Wednesday, June 10, 2015

Chiropractic Lingo: Subluxation

This the second in a series on Chiropractic Lingo to empower you to understand exactly what your chiropractor is talking about and why.

If you've been seeing a chiropractor for very long, you've probably heard the word subluxation - and you probably know that it's not a good thing! But what exactly is a subluxation, and why do chiropractors try to eliminate them?

Subluxation is probably the most important concept historically and philosophically within chiropractic. Basically, it's a theory that attempts to explain why chiropractic works.

The idea is that an subluxation is a fixated or misaligned spinal segment that can cause neuromusculoskeletal and organ-related problems. In simplest terms: Your spine is not where it should be, and that is causing direct and indirect related health problems. 

This concept has been hotly debated and contested since chiropractic's conception. This quote by Ted Koren, DC, from his paper titled "Does the Vertebral Subluxation Exist?", offers a helpful and well-rounded perspective for those who wish to know more:

The vertebral subluxation cannot be precisely defined because it is an abstraction, an intellectual construct used by chiropractors, chiropractic researchers, educators and others to explain the success of the chiropractic adjustment.This is not a unique state of affairs, abstract entities populate many branches of science...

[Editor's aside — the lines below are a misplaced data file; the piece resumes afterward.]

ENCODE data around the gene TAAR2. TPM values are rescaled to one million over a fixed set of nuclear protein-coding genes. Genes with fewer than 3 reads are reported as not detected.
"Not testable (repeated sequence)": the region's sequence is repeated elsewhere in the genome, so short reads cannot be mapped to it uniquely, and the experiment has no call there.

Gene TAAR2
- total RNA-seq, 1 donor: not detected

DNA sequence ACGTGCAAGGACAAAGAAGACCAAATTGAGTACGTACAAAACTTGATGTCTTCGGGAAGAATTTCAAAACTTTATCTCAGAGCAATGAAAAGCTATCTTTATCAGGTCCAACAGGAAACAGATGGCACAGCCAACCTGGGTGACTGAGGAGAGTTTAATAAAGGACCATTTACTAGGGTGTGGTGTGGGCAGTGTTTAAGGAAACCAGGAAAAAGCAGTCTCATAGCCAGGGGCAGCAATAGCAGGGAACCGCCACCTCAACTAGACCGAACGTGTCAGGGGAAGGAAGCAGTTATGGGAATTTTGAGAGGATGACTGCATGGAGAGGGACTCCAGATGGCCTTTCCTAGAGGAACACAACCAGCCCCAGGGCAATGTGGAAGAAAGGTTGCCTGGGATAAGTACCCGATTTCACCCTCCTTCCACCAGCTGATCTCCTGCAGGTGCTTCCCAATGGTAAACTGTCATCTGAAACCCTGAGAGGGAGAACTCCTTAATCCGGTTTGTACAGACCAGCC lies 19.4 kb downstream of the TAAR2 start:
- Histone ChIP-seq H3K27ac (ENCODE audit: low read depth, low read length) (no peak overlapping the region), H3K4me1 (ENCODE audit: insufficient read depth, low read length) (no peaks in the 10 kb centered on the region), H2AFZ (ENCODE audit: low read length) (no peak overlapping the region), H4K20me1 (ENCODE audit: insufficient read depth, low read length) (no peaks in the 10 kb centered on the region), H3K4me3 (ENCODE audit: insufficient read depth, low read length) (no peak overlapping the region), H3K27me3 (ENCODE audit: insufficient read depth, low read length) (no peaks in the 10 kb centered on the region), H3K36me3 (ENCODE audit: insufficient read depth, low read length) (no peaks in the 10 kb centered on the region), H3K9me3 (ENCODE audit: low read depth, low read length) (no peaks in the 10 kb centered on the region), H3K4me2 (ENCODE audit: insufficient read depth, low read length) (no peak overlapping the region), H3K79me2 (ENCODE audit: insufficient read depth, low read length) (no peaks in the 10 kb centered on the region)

Subluxations, genes, gravity, the ego and life are all heuristic devices, "useful fictions" that are used to explain phenomenon that are far larger than our understanding. We use them as long as they work for us and discard or limit their application when they become unwieldy or unable to account for new observations... 
Critics of chiropractic have incorrectly assumed that chiropractic is based on the theory or principle that vertebral subluxations cause "pinched" nerves that cause disease. They have it backwards. Chiropractic is based on the success of the spinal adjustment. The theory attempting to explain the success of the adjustment (nerve impingement, disease, subluxations) followed its clinical discovery.... 
When chiropractors declare that "pinched nerves" "nerve impingement" "spinal fixations" or others mechanisms of action explain how subluxations affect the person and how chiropractic works they are making the same mistake medical critics make - assuming chiropractic is based on theory. Mechanisms and theories are useful tools, but their limitations should always be kept in mind.